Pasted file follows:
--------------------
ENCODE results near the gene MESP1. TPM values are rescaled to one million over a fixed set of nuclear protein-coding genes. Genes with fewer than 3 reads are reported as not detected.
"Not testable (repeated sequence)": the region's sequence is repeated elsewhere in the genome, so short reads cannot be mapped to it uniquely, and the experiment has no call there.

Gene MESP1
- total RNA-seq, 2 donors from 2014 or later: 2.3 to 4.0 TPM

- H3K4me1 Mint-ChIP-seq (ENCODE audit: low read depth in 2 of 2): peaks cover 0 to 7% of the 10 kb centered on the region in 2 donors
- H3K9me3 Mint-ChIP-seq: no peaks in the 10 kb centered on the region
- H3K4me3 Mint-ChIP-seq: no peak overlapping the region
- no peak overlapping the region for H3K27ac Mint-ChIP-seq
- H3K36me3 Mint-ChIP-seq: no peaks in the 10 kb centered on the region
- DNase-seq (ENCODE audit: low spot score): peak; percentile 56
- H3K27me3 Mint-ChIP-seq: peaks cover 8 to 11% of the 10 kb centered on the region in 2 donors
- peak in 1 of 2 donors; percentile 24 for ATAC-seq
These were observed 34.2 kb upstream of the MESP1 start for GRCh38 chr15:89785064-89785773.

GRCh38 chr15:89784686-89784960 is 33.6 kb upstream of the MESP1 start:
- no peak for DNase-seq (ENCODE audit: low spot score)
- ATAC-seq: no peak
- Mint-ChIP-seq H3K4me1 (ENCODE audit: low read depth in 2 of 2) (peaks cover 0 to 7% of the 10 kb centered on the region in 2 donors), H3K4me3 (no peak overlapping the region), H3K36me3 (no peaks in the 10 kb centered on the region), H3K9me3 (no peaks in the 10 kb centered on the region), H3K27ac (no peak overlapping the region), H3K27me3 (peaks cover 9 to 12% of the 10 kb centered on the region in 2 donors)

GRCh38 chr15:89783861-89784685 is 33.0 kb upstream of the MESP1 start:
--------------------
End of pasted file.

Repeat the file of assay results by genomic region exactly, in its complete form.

ENCODE results near the gene MESP1. TPM values are rescaled to one million over a fixed set of nuclear protein-coding genes. Genes with fewer than 3 reads are reported as not detected.
"Not testable (repeated sequence)": the region's sequence is repeated elsewhere in the genome, so short reads cannot be mapped to it uniquely, and the experiment has no call there.

Gene MESP1
- total RNA-seq, 2 donors from 2014 or later: 2.3 to 4.0 TPM

- H3K4me1 Mint-ChIP-seq (ENCODE audit: low read depth in 2 of 2): peaks cover 0 to 7% of the 10 kb centered on the region in 2 donors
- H3K9me3 Mint-ChIP-seq: no peaks in the 10 kb centered on the region
- H3K4me3 Mint-ChIP-seq: no peak overlapping the region
- no peak overlapping the region for H3K27ac Mint-ChIP-seq
- H3K36me3 Mint-ChIP-seq: no peaks in the 10 kb centered on the region
- DNase-seq (ENCODE audit: low spot score): peak; percentile 56
- H3K27me3 Mint-ChIP-seq: peaks cover 8 to 11% of the 10 kb centered on the region in 2 donors
- peak in 1 of 2 donors; percentile 24 for ATAC-seq
These were observed 34.2 kb upstream of the MESP1 start for GRCh38 chr15:89785064-89785773.

GRCh38 chr15:89784686-89784960 is 33.6 kb upstream of the MESP1 start:
- no peak for DNase-seq (ENCODE audit: low spot score)
- ATAC-seq: no peak
- Mint-ChIP-seq H3K4me1 (ENCODE audit: low read depth in 2 of 2) (peaks cover 0 to 7% of the 10 kb centered on the region in 2 donors), H3K4me3 (no peak overlapping the region), H3K36me3 (no peaks in the 10 kb centered on the region), H3K9me3 (no peaks in the 10 kb centered on the region), H3K27ac (no peak overlapping the region), H3K27me3 (peaks cover 9 to 12% of the 10 kb centered on the region in 2 donors)

GRCh38 chr15:89783861-89784685 is 33.0 kb upstream of the MESP1 start: